The weight from the masses of buds and flowers on mountain stewartia can twist the outermost branches, so I was interested to see how they are pruned, and, yes, one of the first things I did on returning home was to prune my tree, as far up as I could reach. It pays to clean up the interior of the trees to reveal the shape of the branches and the color of the bark through the foliage.
One of the most photographed of Polly Hill’s Stewartia pseudocamellias, the most popular species, is the selection she named Mint Frills. Positioned at the front of another grove of stewartias, it was in full flower, a perfect photo op. Most stewartia petals are pure white, but this cultivar has a wash of soft lemon-lime on the petals. Farther along in the grove is Ballet, a very robust tree with flowers larger than most.
The bark of S. pseudocamellia exfoliates, leaving buff, mauve, and brown patches that are particularly attractive and welcome during the winter. We were astonished to see one tree, planted on its own by an old farm outbuilding, with white, black, and gray bark, looking for all intents and purposes like military camouflage.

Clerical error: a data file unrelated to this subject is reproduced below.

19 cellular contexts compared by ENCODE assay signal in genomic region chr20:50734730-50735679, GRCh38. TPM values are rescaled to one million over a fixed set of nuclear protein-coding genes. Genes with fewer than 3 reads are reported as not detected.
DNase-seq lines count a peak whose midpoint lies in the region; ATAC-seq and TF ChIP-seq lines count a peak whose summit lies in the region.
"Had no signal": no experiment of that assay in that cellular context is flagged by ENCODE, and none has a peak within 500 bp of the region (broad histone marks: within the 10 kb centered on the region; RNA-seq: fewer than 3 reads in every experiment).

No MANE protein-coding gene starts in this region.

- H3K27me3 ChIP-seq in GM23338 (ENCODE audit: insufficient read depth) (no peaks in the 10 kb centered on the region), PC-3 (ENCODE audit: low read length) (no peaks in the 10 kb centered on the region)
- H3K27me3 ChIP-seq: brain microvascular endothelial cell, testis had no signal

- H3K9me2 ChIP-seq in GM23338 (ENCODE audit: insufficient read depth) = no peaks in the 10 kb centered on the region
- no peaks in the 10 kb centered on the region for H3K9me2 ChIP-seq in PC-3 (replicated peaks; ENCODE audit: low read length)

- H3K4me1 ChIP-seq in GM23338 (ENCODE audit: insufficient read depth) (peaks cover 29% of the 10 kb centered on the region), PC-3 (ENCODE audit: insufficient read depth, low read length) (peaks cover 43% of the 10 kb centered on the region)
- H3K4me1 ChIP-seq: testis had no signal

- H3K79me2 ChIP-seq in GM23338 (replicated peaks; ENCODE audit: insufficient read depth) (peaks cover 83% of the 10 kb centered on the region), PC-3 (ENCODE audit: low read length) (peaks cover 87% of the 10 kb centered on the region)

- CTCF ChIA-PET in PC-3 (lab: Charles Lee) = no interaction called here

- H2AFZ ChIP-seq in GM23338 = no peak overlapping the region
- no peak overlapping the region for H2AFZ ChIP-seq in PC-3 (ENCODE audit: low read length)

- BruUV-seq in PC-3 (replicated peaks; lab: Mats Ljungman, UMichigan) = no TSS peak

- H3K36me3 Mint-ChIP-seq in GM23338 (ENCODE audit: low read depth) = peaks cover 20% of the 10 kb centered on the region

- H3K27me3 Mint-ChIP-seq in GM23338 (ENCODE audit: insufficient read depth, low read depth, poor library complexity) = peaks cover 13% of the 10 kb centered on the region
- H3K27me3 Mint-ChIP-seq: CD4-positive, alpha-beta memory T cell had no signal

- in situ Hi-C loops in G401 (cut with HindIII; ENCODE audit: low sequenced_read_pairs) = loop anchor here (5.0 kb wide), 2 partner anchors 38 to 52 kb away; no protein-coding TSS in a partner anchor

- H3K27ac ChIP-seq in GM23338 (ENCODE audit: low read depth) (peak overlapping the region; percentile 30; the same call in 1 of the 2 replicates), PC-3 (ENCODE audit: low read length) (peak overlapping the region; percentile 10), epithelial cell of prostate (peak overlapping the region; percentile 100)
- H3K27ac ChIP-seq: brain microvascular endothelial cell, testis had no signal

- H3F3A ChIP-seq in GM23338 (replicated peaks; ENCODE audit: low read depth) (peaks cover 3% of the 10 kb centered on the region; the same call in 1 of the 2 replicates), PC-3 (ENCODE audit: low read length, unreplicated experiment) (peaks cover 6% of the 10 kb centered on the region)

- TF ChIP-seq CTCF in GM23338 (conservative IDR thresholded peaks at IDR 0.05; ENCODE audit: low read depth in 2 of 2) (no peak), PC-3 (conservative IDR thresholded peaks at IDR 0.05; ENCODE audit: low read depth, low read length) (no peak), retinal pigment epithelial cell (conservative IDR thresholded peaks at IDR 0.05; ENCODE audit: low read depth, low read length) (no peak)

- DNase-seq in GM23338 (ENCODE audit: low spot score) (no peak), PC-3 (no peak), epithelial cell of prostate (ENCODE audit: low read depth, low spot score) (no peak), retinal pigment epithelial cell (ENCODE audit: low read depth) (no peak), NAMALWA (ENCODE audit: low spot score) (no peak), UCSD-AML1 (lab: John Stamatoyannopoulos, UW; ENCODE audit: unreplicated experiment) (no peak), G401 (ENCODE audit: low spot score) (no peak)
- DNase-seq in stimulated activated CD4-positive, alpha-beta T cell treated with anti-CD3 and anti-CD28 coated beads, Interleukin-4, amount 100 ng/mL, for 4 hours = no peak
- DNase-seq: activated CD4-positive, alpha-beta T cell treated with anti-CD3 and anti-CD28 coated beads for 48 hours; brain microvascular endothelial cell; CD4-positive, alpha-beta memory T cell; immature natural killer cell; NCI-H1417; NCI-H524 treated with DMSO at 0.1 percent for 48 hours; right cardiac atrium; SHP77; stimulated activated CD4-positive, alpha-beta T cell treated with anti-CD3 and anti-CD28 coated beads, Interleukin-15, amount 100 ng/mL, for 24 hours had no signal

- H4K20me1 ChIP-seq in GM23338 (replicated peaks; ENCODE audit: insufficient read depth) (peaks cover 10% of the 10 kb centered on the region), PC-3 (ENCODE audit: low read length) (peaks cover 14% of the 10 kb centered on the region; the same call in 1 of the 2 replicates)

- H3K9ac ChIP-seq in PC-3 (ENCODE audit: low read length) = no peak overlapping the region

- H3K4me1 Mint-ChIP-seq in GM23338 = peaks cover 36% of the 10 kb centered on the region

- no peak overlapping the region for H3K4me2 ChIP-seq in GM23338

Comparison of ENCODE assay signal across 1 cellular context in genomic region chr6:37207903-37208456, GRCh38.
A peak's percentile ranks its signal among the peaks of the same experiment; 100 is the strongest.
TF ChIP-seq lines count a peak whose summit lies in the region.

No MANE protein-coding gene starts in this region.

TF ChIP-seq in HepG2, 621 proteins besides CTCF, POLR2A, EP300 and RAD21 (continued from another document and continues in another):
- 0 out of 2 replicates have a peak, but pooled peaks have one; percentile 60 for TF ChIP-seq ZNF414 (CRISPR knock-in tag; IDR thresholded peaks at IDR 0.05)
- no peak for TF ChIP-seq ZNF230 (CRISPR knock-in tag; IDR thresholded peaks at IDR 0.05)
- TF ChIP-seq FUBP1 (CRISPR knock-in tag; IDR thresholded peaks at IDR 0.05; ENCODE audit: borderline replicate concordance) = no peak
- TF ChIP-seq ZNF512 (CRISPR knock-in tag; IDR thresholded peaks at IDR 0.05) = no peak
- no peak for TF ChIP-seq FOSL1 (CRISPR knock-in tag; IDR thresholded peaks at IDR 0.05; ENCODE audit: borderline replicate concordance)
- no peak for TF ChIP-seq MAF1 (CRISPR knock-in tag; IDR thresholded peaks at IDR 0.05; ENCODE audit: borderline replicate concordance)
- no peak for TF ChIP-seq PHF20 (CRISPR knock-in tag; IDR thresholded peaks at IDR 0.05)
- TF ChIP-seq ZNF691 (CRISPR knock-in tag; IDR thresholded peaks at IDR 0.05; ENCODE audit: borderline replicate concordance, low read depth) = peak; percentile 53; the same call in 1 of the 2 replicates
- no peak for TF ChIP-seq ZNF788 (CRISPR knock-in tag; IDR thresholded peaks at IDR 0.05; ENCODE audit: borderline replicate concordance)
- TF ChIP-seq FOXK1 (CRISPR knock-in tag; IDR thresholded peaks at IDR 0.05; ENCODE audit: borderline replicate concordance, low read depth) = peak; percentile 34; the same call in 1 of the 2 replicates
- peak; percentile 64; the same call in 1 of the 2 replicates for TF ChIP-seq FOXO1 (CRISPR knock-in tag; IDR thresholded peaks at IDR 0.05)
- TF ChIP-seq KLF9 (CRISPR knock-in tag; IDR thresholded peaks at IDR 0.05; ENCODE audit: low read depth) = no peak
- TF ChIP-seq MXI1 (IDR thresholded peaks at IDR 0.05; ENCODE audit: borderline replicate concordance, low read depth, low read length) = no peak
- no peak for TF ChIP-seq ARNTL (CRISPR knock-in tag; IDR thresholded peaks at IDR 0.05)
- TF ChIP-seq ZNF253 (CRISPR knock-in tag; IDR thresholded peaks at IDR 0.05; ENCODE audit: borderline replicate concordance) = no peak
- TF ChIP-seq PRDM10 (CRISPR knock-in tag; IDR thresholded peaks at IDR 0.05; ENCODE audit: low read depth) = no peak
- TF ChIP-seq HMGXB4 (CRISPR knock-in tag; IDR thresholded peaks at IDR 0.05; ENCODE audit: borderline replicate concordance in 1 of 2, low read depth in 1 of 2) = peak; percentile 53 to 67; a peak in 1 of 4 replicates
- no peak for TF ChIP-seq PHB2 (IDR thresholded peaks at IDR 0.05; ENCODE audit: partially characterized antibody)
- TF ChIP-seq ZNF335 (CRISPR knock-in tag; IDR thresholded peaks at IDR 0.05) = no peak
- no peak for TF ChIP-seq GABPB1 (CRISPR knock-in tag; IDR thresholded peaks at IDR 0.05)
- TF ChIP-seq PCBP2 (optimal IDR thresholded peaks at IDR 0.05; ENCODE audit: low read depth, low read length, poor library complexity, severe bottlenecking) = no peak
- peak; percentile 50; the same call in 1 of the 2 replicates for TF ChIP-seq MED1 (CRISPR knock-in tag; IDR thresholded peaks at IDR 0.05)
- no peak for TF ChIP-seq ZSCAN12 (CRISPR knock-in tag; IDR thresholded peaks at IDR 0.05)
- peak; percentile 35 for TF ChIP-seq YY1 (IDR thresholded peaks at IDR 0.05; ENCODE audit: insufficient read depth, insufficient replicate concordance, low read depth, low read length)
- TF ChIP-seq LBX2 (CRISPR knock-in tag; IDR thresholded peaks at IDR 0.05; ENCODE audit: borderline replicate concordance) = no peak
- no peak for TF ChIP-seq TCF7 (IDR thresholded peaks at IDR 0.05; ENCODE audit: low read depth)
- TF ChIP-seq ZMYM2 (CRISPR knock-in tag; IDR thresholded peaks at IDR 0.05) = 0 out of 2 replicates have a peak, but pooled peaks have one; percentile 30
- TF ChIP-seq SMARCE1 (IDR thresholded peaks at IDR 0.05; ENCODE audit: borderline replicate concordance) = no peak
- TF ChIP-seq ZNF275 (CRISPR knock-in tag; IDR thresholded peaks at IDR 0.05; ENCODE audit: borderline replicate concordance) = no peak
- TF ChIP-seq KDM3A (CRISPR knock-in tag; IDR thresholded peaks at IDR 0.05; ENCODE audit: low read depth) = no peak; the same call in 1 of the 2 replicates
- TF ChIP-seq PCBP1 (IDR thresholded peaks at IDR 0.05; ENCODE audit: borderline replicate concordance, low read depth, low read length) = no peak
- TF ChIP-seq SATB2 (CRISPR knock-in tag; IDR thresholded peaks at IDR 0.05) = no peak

The sign of a great garden, for me, is finding surprises, whether they be design ideas, plant combinations, or just plants themselves. Little did I suspect that in addition to the famed North Tisbury hybrid azaleas that Polly Hill introduced, she was also interested in deciduous native azaleas. Now that we have a deer fence at the Mimi Meehan Native Plant Garden here in East Hampton, I’ve been researching relatively low-growing deciduous azaleas that flower in July, when the garden gets many visitors.
There they were, planted in groups of three in partial shade, with fiery orange flowers demanding attention. Originally the species was bakeri, but now it is called Rhododendron cumberlandense. Native azaleas can be difficult to propagate, but by next summer there will certainly be some R. cumberlandense growing in our native plant garden.